And then Hernandez was arrested on June 26, 2013, nine days after Odin Lloyd's body was found. Within two hours of that arrest, the Patriots released Hernandez. Now he is dead in a small cell, a man once cheered in stadiums, on the same day that some of his former teammates would be honored at the White House for the Super Bowl they won on the first Sunday night in February against the Atlanta Falcons.
Xavier Nixon, a former teammate of Hernandez's at Florida, currently an NFL free agent, said this on Twitter:
"I don't care what anyone says. That was the homie. And no one deserves to go out like that."
Somebody should point out to Nixon, whether he and Hernandez were homies once or not, that no one deserves to go out the way Odin Lloyd did in an industrial park in the middle of the night.
No one will ever know for sure what happened in that industrial park in North Attleborough, Mass., what kind of beef there was between Hernandez and Lloyd, and what kind of meanness and anger and sheer punk stupidity brought a gun into it. All we know for sure is how it ended for Lloyd and how it now ends for Hernandez, even as we read the social media condolences for Hernandez, telling him to rest in peace. You wonder if the ones sending out messages like that, the ones like Claude Pelon of the New York Jets, ever felt the same sadness about Odin Lloyd.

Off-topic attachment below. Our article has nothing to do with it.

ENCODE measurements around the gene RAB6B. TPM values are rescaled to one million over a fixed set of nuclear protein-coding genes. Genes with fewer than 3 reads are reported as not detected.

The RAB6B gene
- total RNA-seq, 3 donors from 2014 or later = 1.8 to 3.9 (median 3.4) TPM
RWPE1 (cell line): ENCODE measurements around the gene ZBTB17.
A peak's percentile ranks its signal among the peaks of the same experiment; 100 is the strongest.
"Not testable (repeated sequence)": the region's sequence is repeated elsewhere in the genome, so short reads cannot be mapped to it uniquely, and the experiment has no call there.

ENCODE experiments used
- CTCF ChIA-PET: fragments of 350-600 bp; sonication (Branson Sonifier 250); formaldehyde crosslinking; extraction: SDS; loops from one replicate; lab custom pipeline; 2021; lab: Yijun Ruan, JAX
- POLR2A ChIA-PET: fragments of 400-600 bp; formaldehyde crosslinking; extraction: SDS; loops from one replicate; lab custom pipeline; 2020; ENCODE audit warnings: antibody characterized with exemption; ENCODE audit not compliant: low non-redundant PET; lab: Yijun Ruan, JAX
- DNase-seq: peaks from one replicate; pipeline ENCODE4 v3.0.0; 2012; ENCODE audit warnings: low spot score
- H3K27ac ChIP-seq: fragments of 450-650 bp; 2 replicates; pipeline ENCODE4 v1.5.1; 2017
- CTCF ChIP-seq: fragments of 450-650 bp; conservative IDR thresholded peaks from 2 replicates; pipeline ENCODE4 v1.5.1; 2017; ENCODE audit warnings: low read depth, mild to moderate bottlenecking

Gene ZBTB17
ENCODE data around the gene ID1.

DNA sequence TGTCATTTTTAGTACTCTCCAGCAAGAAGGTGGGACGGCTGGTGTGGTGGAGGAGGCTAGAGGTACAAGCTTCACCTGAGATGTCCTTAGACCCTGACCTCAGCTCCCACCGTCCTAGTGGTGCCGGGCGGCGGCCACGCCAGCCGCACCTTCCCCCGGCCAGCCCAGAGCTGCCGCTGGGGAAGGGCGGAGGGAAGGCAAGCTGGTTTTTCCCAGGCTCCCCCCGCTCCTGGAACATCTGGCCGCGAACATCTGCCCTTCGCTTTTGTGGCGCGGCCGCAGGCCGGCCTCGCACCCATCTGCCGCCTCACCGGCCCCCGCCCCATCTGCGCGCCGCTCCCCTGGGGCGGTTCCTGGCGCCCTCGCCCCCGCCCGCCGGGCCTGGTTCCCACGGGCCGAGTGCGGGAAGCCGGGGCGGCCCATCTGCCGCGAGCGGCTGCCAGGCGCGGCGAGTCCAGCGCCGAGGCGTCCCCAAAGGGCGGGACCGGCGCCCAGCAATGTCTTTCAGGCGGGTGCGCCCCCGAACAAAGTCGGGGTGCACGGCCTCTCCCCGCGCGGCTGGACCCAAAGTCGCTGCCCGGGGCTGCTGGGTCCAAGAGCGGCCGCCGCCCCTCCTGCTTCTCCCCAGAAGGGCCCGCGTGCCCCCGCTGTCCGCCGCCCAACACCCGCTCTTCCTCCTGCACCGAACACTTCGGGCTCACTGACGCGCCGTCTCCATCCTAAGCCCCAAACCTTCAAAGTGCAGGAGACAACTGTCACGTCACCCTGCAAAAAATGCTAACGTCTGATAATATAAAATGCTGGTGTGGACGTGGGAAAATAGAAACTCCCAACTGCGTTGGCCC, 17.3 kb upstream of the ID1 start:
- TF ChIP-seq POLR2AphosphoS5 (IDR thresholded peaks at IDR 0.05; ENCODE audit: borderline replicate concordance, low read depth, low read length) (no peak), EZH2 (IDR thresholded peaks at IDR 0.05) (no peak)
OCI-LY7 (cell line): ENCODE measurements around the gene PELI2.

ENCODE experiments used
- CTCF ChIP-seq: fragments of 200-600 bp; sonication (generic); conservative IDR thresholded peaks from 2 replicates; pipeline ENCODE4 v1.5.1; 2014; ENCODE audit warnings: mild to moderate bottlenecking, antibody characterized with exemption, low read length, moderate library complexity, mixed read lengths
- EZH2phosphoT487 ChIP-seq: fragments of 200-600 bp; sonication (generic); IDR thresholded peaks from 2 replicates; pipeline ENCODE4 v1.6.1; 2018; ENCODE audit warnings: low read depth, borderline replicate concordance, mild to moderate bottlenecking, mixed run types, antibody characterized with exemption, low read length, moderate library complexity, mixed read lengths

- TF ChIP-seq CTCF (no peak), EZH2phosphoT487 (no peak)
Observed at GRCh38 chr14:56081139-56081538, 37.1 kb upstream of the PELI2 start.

But this is what Ike Reese, a former player who now hosts his own radio said on Twitter:
"Damn man ... Aaron Hernandez wow. Had everything he wanted in life then lost it all. RIP.... damn."
So Hernandez dies with his own secrets about Odin Lloyd, dies with his own regrets about how he lost everything and then finally took his own life. Here is something Bob Hohler wrote about Hernandez in the Boston Globe after Hernandez's arrest in 2013:
"But in his alternate life, the lavishly tattooed multimillionaire allegedly consorted with a cadre of ex-convicts from Bristol in a volatile underworld of guns, drugs, and violence. He has been linked by prosecutors and a civil lawsuit to a series of assaults, shootings, and, ultimately, three killings."
He was acquitted in two killings, went down for the killing of Lloyd. Now there will be no prison confessional from him. He will never tell his own story, even though it is likely books will be written about him, and an inevitable movie about his life before and after June 17, 2013, when Odin Lloyd died. But we will never get all the answers about what became of his life.
This will be viewed as some kind of tragedy, because of the talent he did have for football, and the team on which he did become famous, and the famous players with whom he played. There is always a required and bittersweet rhetoric of death in moments like these, especially when it involves a once-star athlete dying young.
But Aaron Hernandez had choices, starting with the one between fame and infamy, all the way to the Souza-Baranowski Correctional Center. Hernandez had everything that Odin Lloyd of the Boston Bandits of the New England Football League could have ever possibly dreamed about, or wanted for himself. In the end, he deserved exactly what he got from the justice system for the choices he ultimately made. What sort of choice did Odin Lloyd have?